Biographical Database of NAWSA Suffragists, 1890-1920
Biography of Hester Sullivan Cochrane Fearing, 1875-1969
By Caroline Zheng, undergraduate, Harvard University
Chairman, Massachusetts, League of Woman Voters; Chairman, Boston, Salvation Army Appeal Ladies' Committee.
Hester Sullivan Cochrane was born on March 21, 1875 in Boston, Massachusetts to Alexander Cochrane, Jr. and Mary Lynde Sullivan Cochrane. She married George Richmond Fearing, Jr., a Harvard College graduate and investment banker, in May of 1897 - they remained married until his death in 1956. She had one son, Col. George R. Fearing, Jr., and six grandchildren by the time of her death. At the age of 93, Hester Fearing passed away in June of 1969 in Westwood, Massachusetts.
In the two decades leading up to the passage of the nineteenth amendment in 1920, Hester Fearing was an active member of the Massachusetts Woman Suffrage Association, a state chapter of the National American Woman Suffrage Association. As a suffragist in the upper-middle class social circles of Greater Boston, Hester Fearing served as the head of several committees including the Liberty Bond Committee and hosted regular outreach lunches engaging with anti-suffragists. Many local newspapers at the time, such as the Boston Globe, reported on the surprising successes of these high-society luncheons, and how she and her fellow suffragists were able to convert numerous anti-suffragists into supporting their cause. However, her most prominent work was associated with the Massachusetts League of Women Voters, a nonpartisan organization established in May of 1920 with the purpose of aiding women in becoming informed participants in government. She was elected chairman of the League days after its creation. In this position, she not only wrote directly to Congressmen for legislative purposes and maintained ties with the National League of Women Voters, but also helped organize plays, galas, and festivals to encourage women to exercise their right to vote. After her term elapsed, she continued to remain active in the League, and also served as president of the Women's Republican Club of Massachusetts.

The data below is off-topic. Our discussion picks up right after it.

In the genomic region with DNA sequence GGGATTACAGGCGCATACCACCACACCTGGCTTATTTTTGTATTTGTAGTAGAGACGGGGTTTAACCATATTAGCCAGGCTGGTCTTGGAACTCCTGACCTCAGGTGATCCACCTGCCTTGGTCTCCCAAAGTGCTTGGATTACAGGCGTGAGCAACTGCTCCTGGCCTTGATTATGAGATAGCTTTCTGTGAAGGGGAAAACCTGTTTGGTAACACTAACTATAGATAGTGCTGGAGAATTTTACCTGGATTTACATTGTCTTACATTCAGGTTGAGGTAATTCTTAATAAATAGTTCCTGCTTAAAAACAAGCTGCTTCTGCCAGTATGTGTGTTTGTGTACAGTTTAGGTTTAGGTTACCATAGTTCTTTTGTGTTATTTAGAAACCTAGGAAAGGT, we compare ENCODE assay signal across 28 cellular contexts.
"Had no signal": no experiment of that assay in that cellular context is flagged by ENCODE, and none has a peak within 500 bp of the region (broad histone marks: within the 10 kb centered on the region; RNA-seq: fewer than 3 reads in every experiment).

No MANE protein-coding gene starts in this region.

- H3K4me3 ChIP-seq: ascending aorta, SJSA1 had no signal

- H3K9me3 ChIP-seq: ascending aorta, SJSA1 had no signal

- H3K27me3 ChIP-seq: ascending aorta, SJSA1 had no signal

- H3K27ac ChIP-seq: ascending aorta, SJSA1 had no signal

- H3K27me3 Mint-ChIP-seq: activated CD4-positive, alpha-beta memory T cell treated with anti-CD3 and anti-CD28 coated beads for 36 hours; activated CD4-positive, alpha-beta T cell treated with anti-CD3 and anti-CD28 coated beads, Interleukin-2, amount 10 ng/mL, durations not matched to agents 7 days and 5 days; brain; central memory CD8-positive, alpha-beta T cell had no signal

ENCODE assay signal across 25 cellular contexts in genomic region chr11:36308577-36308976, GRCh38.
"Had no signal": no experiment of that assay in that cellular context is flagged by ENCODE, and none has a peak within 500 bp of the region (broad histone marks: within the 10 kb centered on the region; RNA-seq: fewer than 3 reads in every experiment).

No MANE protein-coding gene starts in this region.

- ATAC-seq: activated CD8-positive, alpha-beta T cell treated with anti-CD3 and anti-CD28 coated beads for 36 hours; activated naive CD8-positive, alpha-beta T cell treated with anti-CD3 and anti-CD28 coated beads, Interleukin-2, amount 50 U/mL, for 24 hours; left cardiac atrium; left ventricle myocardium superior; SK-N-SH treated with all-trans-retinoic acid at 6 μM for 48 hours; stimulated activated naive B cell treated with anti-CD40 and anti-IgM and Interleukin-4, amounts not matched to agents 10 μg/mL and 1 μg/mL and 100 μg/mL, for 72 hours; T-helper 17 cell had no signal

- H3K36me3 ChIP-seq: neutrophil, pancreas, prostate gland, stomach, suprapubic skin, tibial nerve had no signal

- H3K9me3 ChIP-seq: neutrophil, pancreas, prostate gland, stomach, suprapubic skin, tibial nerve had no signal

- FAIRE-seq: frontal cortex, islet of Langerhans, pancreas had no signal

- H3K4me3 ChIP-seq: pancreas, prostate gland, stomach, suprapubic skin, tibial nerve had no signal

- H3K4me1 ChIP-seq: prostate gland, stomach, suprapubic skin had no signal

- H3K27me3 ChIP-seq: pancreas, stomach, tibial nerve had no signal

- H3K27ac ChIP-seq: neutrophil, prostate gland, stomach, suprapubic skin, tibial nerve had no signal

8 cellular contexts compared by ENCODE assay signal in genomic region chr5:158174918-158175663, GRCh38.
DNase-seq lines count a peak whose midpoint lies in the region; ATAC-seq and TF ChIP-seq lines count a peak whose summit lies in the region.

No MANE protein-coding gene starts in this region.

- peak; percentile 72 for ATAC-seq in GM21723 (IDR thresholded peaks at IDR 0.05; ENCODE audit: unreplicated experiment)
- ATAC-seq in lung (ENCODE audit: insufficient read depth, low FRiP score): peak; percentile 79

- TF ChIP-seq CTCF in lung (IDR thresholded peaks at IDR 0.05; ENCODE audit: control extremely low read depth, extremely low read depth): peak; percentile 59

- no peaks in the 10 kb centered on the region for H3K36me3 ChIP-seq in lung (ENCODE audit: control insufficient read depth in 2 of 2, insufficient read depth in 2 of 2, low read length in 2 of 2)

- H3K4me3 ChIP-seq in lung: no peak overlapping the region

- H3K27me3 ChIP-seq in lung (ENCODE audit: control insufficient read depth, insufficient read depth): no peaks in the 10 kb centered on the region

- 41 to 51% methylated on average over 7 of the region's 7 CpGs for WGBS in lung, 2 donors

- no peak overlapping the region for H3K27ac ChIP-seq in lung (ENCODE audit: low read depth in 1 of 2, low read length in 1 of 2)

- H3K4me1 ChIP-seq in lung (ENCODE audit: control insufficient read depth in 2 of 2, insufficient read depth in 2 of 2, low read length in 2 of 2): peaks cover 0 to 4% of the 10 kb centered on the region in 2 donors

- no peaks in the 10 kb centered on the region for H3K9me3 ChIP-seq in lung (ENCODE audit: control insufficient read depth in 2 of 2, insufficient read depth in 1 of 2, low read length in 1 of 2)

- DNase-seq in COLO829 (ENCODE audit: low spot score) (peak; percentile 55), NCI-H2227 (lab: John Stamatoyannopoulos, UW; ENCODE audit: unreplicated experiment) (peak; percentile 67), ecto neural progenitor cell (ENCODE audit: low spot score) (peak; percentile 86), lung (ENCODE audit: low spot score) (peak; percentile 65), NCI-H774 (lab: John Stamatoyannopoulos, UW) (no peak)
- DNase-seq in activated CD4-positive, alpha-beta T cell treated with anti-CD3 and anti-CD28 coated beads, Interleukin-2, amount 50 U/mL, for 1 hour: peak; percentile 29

Aside from her avid political participation, Hester Fearing also championed causes relating to poverty and women's health. At the age of seventeen, she and her classmates at Boston's Miss Shaw's School for Girls founded the Vincent Club, a ladies' club that put on theater productions to raise money for St. Vincent's Hospital, a hospital with the mission of treating "diseases of women". Throughout her adult life, she and her husband remained trustees of the Boston Hospital for Women; they also opened their home for impoverished servicemen during both World Wars. After a trip to France in 1921, when asked to give her impressions of post-WWI France, she commented on the inevitable spread of epidemics among peasants and the high infant mortality rate. She emphasized the need for American medical aid in war-torn France, particularly in caring for new mothers and vulnerable infants. In 1940, Hester Fearing was named chairman of the Salvation Army Appeal Ladies' Committee. In her years of work with the Salvation Army, she continued to promote charity and kindness towards poorer mothers and their children.
Today, Hester Fearing's legacy lives on through two organizations she helped establish - the Massachusetts League of Women Voters and the Vincent Club.
"AISLE WAS A FLORAL PATHWAY." Boston Daily Globe, May 13, 1897, p. 5.
"Deaths and Funerals." Daily Boston Globe, Jun 16, 1956, p. 14,
Massachusetts Birth Records 1840-1915
"MRS FEARING HEADS THE WOMEN VOTERS." Boston Daily Globe, May 29, 1920, p. 6.
"MRS GEORGE R. FEARING JR PAYS TRIBUTE TO PEASANTS OF FRANCE." Boston Daily Globe, Aug 31, 1921, p. 18.
"Obituary 1 -- no Title." New York Times, Jun 26, 1968, p. 47,
"OBITUARIES." Boston Globe, Jun 25, 1968, p. 34.
"State Correspondence." Woman's Journal, 3 Apr. 1909, p. 55+.
"The Vincent Club - History". The Vincent Club. http://www.citationmachine.net/bibliographies/178495824?new=true
"Today in SOCIETY." Daily Boston Globe, Oct 11, 1940, p. 19.